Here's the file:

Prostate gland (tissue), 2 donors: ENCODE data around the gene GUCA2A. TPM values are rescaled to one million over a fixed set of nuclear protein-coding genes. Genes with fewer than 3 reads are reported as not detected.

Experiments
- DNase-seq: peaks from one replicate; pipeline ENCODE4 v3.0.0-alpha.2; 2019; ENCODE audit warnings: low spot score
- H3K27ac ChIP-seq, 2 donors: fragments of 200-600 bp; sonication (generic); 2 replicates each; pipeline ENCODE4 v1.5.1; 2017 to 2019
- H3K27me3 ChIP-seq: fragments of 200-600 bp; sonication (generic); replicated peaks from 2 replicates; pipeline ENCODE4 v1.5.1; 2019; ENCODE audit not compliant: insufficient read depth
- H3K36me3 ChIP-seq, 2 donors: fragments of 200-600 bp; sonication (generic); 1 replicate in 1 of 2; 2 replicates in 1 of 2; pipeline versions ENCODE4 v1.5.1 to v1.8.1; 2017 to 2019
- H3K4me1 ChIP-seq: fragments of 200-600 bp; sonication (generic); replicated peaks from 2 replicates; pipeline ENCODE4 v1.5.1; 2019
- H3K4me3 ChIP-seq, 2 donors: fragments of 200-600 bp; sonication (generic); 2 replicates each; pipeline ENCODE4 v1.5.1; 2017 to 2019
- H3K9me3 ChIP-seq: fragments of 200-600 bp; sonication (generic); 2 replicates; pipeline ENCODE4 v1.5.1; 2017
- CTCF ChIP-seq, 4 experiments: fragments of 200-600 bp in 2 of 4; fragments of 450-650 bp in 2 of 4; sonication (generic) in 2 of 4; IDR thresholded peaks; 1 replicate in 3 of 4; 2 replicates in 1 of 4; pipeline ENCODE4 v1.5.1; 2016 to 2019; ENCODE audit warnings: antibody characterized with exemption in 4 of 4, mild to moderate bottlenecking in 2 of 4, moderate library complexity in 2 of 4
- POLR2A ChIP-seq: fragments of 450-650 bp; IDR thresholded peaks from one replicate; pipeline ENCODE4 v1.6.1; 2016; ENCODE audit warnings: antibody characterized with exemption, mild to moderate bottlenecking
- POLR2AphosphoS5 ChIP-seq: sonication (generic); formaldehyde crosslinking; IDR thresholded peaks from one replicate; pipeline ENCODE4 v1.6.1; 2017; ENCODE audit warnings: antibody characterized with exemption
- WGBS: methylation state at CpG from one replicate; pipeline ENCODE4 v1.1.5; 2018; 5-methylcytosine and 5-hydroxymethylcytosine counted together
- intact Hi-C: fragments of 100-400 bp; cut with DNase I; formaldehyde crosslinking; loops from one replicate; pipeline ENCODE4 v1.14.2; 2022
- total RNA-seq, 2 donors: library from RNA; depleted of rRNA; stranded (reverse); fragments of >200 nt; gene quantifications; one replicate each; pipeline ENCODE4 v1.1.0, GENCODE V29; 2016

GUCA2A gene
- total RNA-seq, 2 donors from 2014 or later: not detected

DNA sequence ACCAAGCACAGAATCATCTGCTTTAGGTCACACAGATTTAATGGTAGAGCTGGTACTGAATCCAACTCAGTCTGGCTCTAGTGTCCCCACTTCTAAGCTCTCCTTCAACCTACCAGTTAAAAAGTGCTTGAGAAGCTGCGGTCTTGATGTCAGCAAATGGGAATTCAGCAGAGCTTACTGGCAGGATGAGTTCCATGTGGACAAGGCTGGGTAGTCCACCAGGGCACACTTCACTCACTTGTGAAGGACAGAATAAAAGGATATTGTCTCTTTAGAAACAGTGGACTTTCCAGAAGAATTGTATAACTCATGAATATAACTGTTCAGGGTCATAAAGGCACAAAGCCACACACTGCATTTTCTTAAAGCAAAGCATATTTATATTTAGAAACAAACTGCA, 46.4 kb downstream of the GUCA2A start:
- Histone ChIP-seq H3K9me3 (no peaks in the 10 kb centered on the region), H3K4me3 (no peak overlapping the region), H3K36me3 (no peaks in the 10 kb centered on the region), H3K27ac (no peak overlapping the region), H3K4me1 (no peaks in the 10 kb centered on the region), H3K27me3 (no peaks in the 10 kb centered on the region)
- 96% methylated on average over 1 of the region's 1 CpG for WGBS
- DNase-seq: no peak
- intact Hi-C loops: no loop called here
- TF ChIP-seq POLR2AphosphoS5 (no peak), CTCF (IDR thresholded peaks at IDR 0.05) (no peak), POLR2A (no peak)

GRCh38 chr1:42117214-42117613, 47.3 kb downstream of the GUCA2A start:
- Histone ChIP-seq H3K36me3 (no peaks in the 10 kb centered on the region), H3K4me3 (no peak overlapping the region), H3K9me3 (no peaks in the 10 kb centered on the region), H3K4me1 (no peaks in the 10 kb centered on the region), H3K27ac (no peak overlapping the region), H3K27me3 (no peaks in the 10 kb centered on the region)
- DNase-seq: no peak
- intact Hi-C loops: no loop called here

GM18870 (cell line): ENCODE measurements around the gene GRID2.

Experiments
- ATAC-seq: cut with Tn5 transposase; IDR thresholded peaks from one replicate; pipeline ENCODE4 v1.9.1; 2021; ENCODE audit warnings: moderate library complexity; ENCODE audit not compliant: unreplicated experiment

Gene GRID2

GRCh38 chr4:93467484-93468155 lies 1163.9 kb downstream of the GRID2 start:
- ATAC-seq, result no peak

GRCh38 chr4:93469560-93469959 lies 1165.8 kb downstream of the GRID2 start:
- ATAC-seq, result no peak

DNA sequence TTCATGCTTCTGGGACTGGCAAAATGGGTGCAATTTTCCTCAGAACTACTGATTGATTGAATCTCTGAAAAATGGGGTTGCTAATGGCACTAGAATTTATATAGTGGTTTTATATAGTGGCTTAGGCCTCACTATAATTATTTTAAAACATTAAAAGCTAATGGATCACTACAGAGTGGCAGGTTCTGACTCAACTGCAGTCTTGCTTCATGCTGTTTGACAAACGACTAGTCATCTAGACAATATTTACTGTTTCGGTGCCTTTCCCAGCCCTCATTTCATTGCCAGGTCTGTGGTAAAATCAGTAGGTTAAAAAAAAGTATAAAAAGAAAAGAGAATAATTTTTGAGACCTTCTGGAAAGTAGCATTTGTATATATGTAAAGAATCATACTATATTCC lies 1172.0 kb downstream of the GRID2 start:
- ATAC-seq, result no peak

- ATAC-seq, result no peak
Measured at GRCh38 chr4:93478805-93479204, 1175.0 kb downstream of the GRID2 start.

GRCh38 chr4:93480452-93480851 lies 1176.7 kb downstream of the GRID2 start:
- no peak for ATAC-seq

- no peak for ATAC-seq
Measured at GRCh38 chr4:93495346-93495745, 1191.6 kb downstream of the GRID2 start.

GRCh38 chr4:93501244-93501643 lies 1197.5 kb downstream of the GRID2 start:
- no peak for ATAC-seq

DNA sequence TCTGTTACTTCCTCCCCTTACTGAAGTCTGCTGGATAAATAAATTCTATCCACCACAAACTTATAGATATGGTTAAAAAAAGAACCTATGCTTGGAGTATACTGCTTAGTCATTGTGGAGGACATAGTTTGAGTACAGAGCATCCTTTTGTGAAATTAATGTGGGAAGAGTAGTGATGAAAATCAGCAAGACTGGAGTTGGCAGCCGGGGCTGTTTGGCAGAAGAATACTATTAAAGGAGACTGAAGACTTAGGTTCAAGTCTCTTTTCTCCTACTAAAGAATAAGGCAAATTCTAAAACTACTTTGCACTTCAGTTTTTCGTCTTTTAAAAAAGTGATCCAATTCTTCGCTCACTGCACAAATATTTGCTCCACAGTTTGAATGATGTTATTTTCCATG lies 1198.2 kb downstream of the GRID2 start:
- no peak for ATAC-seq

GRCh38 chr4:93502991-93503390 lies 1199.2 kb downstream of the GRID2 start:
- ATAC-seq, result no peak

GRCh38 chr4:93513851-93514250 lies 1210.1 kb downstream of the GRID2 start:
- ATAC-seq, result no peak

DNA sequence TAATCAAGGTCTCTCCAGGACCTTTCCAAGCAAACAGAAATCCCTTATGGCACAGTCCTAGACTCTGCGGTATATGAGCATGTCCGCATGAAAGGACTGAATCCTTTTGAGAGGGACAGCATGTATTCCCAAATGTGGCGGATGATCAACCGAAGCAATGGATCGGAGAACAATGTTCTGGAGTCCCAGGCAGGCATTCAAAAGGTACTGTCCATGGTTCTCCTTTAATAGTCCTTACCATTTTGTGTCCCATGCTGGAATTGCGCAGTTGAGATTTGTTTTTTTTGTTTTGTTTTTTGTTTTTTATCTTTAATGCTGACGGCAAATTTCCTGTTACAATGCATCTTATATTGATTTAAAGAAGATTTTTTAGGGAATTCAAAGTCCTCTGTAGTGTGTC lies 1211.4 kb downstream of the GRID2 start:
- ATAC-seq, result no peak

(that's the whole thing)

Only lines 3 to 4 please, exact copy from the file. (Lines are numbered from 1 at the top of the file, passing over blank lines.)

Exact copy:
- DNase-seq: peaks from one replicate; pipeline ENCODE4 v3.0.0-alpha.2; 2019; ENCODE audit warnings: low spot score
- H3K27ac ChIP-seq, 2 donors: fragments of 200-600 bp; sonication (generic); 2 replicates each; pipeline ENCODE4 v1.5.1; 2017 to 2019